There is no doubt in my mind that the prohibition is a racial one and that it does not cease to operate because a Chinaman becomes naturalized. It extends and was intended to extend to all Chinamen as such, naturalized or aliens. Questions which might arise in cases of mixed blood do not arise here.

The Chinaman prosecuted in this case was found to have been born in China and of Chinese parents and, although at the date of the offence charged, he had become a naturalized British subject, and had changed his political allegiance, he had not ceased to be a "Chinaman" within the meaning of that word as used in the statute. This would accord with the interpretation of the word "Chinaman" accepted by the Judicial Committee in the case of The Union Colliery Company v. Bryden.

The prohibition against the employment of white women was not aimed at alien Chinamen simply or at Chinamen having any political affiliations. It was against "any Chinaman" whether owing allegiance to the rulers of the Chinese Empire, or the United States Republic, or the British Crown. In other words, it was not aimed at any class of Chinamen, as men of a particular race or blood, and whether aliens or naturalized.

For these reasons I would dismiss the appeal with costs.

Idington, J. (dissenting).:

The Legislature of Saskatchewan, by ch. 17 of the statutes of 1912, intituled "An Act to prevent the Employment of Female Labour in certain capacities" enacted as follows: -- 1. No person shall employ in any capacity any white woman or girl or permit any white woman or girl to reside or lodge in or to work in, or, save as a bona fide customer in a public apartment thereof only, to frequent any restaurant, laundry or other place of business or amusement owned, kept or managed by any Japanese, Chinaman or other oriental person.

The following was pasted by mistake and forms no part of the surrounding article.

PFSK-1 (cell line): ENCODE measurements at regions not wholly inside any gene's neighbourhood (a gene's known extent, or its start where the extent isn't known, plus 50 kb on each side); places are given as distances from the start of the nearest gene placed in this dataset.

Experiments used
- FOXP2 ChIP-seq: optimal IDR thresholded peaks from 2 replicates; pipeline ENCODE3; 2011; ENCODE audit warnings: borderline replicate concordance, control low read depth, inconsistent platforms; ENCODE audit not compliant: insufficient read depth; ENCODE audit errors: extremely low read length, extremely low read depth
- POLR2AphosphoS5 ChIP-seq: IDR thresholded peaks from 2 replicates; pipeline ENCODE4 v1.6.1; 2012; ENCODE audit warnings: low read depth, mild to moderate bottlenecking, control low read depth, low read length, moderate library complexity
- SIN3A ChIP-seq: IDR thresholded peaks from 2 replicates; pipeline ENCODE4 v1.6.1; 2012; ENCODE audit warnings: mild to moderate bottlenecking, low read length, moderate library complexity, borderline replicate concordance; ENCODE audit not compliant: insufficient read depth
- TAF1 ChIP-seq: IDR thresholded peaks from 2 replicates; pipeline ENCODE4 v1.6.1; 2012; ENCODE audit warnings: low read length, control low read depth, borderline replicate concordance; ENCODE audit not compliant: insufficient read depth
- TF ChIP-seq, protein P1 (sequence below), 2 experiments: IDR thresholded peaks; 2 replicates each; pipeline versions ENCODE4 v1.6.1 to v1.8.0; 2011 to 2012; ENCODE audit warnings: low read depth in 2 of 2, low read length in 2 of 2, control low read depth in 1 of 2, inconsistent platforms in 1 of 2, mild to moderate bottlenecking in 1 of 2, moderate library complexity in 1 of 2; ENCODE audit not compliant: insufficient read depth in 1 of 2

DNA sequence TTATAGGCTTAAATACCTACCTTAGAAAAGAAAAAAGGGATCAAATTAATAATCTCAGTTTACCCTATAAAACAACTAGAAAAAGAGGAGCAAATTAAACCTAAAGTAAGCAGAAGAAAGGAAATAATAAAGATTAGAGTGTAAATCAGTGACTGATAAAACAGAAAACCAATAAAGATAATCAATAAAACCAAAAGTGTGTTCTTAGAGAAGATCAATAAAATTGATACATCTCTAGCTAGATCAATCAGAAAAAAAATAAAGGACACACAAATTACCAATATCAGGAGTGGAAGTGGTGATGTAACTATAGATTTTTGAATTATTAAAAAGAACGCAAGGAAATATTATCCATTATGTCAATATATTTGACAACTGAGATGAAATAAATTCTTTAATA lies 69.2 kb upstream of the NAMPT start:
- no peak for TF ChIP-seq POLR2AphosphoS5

which is followed by a penal clause under which appellant has been convicted. That conviction has been maintained by the Supreme Court of Saskatchewan in a judgment from which the learned Chief Justice of that court dissented (4 W.W.R. 1135).

The first question raised is whether or not the appellant, who is admitted to have been born in China, of Chinese parents, but was at the time of the alleged offence a naturalized British subject falls within the Act. It is quite clear that the term "any Chinaman" may, in the plain, ordinary sense of the words, be so construed as to include naturalized British subjects. It is, to my mind, equally clear that, having regard to many considerations, to some of which I am about to advert, a proper and effective meaning may be given to this term without extending it to cover the naturalized British subject.

The Act, by its title, refers to female labor and then proceeds to deal with only the case of white women.

In truth, its evident purpose is to curtail or restrict the rights of Chinamen.

In view of the provisions of The Naturalization Act, under and pursuant to which the appellant, presumably, has become a naturalized British subject, one must have the gravest doubt if it ever was intended to apply such legislation to one so naturalized.